Jon Morrow, 36, is both a blogger and a public speaker hailing from Austin, Texas.
Morrow was born with Spinal Muscular Atrpohy — a genetic disorder that limits his ability to move. And since the age of 4, Morrow has used a wheelchair but his progressive condition has now left him motionless aside from facial movement.
Morrow is able to steer his wheelchair with a special tube that utilizes the pressure of his breath.
Morrow travels the country giving presentations on blogging, accompanied by personal caregivers whom he pays out of pocket.
On his doctor’s recommendation, Morrow invested in a $15,000 device called an Eagle Lift by the Australian company, Haycomp.
This device allows him to smoothly transfer him from his wheelchair to an airline seat, and then is stored under the plane.
Morrow’s handlers are both trained as well as licensed to use the device — all he needs is approval to bring it onboard.
But before he booked a Florida flight where he was scheduled to give a keynote speech, he was understandably nervous.
“I knew there was a high likelihood I would battle with Southwest because they’ve said no before,” Morrow shared with Yahoo Lifestyle.
In the previous year on a trip to San Diego to speak to a 7,000 person crowd, Southwest denied the device.
And while Morrow was able to switch to American Airlines, Morrow was originally able to have his care team fly free-of-charge due to Southwest’s credit card perk.
Morrow notated the device by a “Special assistance” online link and waited for a response.
Then, a few days later on Twitter, he followed up.
It was there a customer service agent responded to his query, saying he would be able to use his device.
But soon after, Morrow received yet another message from a different representative saying that he could not use his Eagle Lift.
Airlines cannot refuse people with disabilities, according to the U.S. Department of Transportation Air Carrier Access Act, except for passengers who are “inimical to the safety of the flight.”
According to chat transcripts, Morrow was informed that, per the Code of Federal Regulations, airlines “are not required to make modifications that would constitute an undue burden or would fundamentally alter your program” or would disrupt the boarding processes.
And while there was not enough time for Morrow to use and stow the device, the airline staff (who are not medically trained) would assist him, according to a rep.
“Makes me sad to say this, but Southwest Airlines is officially discriminating against severely disabled passengers in wheelchairs. They don’t say you can’t fly. That would be blatantly illegal. Instead, they make it impossible for you to safely board the plane…” Morrow posted to Facebook.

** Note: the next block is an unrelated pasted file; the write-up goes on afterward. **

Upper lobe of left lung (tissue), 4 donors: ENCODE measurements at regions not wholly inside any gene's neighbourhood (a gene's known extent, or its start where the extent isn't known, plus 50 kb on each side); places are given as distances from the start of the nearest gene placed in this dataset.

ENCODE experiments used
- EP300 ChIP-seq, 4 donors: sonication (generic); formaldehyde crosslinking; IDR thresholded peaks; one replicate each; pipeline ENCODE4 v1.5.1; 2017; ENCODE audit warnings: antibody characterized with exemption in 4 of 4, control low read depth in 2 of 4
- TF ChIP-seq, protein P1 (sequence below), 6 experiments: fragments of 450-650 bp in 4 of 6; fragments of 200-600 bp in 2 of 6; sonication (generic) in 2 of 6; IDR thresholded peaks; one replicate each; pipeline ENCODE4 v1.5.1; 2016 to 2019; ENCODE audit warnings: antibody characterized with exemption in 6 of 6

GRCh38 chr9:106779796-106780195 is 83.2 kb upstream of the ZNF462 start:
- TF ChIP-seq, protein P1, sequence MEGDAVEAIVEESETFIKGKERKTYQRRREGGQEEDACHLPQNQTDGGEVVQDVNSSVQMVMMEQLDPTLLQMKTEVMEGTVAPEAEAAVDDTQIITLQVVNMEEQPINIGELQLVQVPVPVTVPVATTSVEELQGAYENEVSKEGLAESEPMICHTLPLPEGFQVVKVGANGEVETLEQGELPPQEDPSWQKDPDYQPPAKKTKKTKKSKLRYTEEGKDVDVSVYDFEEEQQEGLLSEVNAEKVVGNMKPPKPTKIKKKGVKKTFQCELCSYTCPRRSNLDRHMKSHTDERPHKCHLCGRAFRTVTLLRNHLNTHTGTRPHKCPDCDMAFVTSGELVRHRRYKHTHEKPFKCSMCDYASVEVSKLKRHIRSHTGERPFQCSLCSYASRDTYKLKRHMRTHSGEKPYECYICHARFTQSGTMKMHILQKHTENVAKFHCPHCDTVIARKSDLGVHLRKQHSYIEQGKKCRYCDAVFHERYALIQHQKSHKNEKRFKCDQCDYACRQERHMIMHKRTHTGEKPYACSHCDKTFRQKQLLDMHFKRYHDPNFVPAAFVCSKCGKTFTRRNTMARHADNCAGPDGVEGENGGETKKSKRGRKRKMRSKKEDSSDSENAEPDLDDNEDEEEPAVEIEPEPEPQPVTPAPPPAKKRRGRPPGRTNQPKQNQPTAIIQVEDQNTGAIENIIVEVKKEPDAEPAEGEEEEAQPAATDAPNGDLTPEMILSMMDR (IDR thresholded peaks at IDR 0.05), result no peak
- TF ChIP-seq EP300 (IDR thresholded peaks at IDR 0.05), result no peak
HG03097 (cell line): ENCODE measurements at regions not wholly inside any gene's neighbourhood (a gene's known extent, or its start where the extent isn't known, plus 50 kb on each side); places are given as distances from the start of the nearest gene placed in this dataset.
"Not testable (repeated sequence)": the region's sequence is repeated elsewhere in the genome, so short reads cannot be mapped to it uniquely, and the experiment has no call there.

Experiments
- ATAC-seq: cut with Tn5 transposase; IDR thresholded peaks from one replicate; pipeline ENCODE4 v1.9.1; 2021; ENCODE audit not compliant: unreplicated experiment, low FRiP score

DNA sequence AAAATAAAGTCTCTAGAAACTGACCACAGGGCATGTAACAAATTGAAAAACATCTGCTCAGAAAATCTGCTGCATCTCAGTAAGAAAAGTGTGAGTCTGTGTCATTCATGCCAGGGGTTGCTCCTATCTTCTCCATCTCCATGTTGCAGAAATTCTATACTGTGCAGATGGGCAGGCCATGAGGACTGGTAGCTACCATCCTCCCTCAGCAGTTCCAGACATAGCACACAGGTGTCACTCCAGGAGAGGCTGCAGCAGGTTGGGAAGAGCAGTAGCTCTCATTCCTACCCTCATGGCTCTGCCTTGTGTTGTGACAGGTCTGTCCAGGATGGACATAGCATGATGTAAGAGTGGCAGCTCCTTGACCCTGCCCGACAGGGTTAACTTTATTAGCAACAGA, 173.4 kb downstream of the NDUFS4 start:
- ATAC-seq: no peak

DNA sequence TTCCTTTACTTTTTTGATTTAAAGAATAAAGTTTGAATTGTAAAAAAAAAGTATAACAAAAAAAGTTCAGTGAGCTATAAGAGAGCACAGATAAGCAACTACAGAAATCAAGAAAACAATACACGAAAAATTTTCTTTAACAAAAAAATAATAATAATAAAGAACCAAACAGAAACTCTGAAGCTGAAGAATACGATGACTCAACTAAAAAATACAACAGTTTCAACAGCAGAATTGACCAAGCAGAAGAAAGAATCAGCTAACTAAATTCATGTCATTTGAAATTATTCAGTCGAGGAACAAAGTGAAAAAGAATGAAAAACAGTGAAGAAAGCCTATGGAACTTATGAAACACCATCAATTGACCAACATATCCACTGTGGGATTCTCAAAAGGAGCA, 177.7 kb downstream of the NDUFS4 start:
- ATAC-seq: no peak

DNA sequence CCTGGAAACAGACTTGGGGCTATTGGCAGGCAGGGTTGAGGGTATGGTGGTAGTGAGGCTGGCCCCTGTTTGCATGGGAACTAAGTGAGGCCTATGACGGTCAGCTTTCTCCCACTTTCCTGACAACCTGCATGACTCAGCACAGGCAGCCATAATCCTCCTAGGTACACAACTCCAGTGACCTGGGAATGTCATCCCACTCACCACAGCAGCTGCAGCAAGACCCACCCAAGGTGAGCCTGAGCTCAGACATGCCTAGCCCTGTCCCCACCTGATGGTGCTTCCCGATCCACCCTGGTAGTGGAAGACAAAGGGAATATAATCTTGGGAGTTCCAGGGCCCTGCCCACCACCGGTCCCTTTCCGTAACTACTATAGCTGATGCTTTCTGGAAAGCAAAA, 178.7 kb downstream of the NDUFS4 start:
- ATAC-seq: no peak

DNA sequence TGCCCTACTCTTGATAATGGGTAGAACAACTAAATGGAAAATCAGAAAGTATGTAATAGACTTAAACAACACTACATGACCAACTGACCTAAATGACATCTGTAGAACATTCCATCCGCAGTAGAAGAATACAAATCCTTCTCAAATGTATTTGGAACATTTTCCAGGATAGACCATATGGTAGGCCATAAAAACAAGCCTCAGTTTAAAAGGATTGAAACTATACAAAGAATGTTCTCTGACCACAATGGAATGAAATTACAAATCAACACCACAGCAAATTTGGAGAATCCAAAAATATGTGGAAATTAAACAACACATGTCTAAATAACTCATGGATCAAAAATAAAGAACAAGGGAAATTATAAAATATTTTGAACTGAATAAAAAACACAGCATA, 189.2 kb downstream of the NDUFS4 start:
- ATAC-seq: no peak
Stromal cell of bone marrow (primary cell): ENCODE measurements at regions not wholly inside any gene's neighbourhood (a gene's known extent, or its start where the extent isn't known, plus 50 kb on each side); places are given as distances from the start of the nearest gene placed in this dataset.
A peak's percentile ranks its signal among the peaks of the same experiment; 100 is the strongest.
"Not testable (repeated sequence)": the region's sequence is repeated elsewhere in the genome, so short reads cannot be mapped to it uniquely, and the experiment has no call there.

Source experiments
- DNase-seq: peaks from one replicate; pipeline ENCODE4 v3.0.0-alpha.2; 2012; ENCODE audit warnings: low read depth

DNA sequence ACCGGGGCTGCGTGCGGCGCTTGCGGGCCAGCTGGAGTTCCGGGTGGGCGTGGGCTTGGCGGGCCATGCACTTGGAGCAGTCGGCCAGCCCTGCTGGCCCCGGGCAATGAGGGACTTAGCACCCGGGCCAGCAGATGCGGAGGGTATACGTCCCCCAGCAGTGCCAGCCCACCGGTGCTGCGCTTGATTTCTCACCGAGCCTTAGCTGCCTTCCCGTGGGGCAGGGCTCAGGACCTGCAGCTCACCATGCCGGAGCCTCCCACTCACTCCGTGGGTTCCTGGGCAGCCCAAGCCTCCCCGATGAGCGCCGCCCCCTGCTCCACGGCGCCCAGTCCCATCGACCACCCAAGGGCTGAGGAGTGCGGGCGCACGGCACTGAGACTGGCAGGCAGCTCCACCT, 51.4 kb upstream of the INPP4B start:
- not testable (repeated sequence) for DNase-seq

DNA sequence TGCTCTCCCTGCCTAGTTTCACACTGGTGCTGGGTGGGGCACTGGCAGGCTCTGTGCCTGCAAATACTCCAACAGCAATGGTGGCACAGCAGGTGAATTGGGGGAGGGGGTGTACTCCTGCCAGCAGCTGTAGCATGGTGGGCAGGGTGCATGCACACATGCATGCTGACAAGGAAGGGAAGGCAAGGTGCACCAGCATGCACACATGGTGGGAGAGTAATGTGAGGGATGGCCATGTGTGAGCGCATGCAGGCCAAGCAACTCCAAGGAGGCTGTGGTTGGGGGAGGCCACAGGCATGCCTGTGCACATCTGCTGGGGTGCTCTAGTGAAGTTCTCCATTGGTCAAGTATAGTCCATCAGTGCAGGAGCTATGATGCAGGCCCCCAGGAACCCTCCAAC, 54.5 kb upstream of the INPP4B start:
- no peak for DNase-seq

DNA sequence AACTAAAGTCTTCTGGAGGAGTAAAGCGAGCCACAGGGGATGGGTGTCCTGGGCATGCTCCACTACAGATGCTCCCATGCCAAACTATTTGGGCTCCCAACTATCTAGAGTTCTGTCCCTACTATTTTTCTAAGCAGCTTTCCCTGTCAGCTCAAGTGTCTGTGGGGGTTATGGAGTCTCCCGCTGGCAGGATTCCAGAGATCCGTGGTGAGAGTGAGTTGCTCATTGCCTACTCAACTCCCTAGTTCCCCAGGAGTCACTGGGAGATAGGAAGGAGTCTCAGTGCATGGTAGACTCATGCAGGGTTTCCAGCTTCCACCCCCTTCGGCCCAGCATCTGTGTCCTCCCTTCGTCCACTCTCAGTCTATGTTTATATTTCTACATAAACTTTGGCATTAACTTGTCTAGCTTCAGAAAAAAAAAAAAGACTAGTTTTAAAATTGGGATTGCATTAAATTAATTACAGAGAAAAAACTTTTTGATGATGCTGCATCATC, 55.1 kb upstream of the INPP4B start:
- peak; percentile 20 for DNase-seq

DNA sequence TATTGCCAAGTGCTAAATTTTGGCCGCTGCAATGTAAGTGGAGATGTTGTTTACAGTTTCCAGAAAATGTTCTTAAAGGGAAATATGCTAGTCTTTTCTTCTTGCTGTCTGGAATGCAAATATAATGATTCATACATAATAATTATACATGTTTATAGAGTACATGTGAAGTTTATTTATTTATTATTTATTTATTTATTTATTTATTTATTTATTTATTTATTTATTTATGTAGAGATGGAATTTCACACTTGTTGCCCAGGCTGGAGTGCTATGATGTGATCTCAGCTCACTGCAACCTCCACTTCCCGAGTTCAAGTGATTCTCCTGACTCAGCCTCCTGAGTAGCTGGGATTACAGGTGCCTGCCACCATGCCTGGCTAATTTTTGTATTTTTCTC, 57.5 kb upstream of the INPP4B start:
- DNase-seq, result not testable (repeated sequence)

“…Mind you, this is a device that is standard operating procedure for all passengers in wheelchairs outside the US,” wrote Morrow. “It’s been used safely on thousands of flights. I’m also providing the Eagle and trained personnel at MY expense. Still they refuse. They dig in their heels. They tell me the decision cannot be appealed further. So, here I am, appealing to Facebook. Not only for myself, but for everyone else who needs this device. People who cannot transfer themselves should not be manhandled by firefighters. They should be able to use a device built and tested for that exact purpose, recognized worldwide for its safety and efficiency. I’m making it as easy as I can for them. But they won’t do it the easy way. So let’s do it the hard way. People in wheelchairs should be able to fly. Let’s take this one small step toward making it happen and approve my flight.”
An airline spokesperson revealed to Yahoo Lifestyle the following:
“Southwest Airlines takes pride in making air travel accessible to customers who require assistance when flying with us and is committed to full compliance with the regulations under the Air Carrier Access Act. In this instance, the customer was informed that we do not have boarding procedures for the safe use of the device nor do our employees have training for storage of the device. This final decision was made after reviewing the device’s specifications and the requirements for transporting it and the Customer safely. However, we have been in contact with the manufacturer of this device to learn more about it. We remain committed to extending our legendary Southwest Hospitality to every Customer who chooses to fly with us, and we take great measures to comply with all federal accessibility requirements.”
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